Through the Women Economic Empowerment Programme launched by UN Women, these women have not only mastered the art of fishing but also revolutionised their economic prospects.
Rose Nakimuli, a resident of Bugiri, vividly recalls her journey into fish farming.
"When I was selected to be trained in fish farming, I embraced the opportunity. I approached it as a job," Nakimuli says with determination.
With the support of the UN Women project, she learned the ins and outs of aquaculture, swimming, and fishing, becoming a skilled fish farmer. Today, she proudly feeds her family and earns a decent livelihood from her newfound expertise.
Nakimuli is one of 1,400 women trained in fish farming.
The programme, initiated in 2019, has set ambitious goals to enhance women's income security, promote decent work, and empower them with economic autonomy by 2025. The success achieved in the fish farming industry in Bugiri District stands as a shining example of the program's impact.
With funding from the Government of Sweden and Standard Bank, UN Women partnered with the Bugiri District Local Government to support rural women in fish farming activities on the waters of Lake Victoria.
As a result, 28 cages brimming with Tilapia fish now stand as a testament to the women's unwavering dedication and determination.
Amina Nakiranda, the project's production manager, explains that it went beyond teaching women how to fish as the programme also equipped them with essential business management skills.
"Before this programme, many of us struggled with small businesses selling fresh produce or silver fish in local marketplaces," Nakiranda reveals.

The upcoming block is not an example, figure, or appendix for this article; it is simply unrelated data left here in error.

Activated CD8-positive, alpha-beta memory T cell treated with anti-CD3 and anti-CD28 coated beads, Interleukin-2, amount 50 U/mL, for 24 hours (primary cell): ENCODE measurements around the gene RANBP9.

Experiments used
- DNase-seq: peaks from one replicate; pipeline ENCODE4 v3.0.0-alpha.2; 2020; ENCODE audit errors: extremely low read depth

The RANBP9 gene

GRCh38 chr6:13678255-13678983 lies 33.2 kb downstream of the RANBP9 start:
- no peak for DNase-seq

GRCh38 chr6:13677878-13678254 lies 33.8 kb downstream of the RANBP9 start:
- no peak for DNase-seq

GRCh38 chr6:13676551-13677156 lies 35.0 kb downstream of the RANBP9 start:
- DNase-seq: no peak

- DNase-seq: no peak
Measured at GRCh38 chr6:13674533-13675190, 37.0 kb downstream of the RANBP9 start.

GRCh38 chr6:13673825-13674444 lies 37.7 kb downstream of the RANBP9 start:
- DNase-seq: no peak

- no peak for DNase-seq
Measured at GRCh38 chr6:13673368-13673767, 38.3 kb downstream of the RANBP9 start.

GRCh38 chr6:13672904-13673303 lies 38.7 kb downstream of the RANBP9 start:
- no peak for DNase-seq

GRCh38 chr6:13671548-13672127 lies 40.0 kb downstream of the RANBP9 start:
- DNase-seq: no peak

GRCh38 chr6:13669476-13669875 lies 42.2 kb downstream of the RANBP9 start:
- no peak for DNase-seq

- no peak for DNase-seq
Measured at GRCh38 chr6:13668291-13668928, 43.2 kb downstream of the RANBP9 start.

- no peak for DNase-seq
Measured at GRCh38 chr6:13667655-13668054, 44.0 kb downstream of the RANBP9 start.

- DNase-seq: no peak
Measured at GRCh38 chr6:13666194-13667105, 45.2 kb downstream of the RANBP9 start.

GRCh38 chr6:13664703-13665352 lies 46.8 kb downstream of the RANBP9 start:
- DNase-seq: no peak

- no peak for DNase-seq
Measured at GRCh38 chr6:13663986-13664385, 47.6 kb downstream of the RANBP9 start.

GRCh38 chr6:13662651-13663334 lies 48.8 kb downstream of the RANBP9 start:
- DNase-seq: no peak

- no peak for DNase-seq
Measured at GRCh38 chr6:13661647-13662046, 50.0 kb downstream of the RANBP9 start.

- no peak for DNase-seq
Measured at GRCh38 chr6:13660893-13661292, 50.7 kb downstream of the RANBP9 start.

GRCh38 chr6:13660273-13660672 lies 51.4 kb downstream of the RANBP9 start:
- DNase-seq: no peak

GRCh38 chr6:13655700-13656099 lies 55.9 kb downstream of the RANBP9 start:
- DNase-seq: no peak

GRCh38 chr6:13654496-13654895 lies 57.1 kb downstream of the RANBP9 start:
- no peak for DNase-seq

"However, through the comprehensive training provided by the project, we learned how to run our businesses efficiently, from start to finish."
Before this programme, many of us struggled with small businesses selling fresh produce or silver fish in local marketplaces. However, through the comprehensive training provided by the project, we learned how to run our businesses efficiently, from start to finish.
The cage fish project goes has strengthened the women's capacity in governance, financial literacy, and the entire fish value chain. Inspired by their achievements, the women established a private company called "Women Economic Empowerment Bugiri (WEEB)."
Immaculate Were, the CEO of WEEB, proudly highlights the transformational journey of these women. "Although 85% of the beneficiaries are illiterate, they have become specialists in various aspects of fish farming, including feeding, harvesting, preservation, marketing, and trading," Were remarks, adding that “Once a woman gets wealthy, that’s wealth for the whole nation.""
The project has also made significant strides in improving gender relations at the household level. With women contributing to the family budget and gaining financial independence, gender-based violence has notably reduced.
Judith, a WEEB executive board member, shares her experience: "The project has reduced gender-based violence because we no longer sit home and beg our husbands for everything. We are no longer burdens; the project has empowered us."
Beyond individual success stories, the fish farming project has made substantial contributions to the national GDP. With an impressive production of 508.5 tonnes of fish, the women have generated sales worth UGX 4.3bn (approximately $1.15m).
The project's impact extends further, with UN Women providing essential support, including accommodations for working women, daycare services for their children, and necessary resources such as shelters, fish nets, life jackets, and a refrigerated truck for convenient market access.
"Thanks to UN Women, today we feel like heroes," Nakimuli adds. " Even the men view us as heroes, because fishing used to be a man’s job and we are excelling in it. It also gives us income to cater for our households."
The journey of these resilient women serves as an inspiration, proving that with support and determination, barriers can be shattered, and new horisons can be explored.
Source: Africa Renewal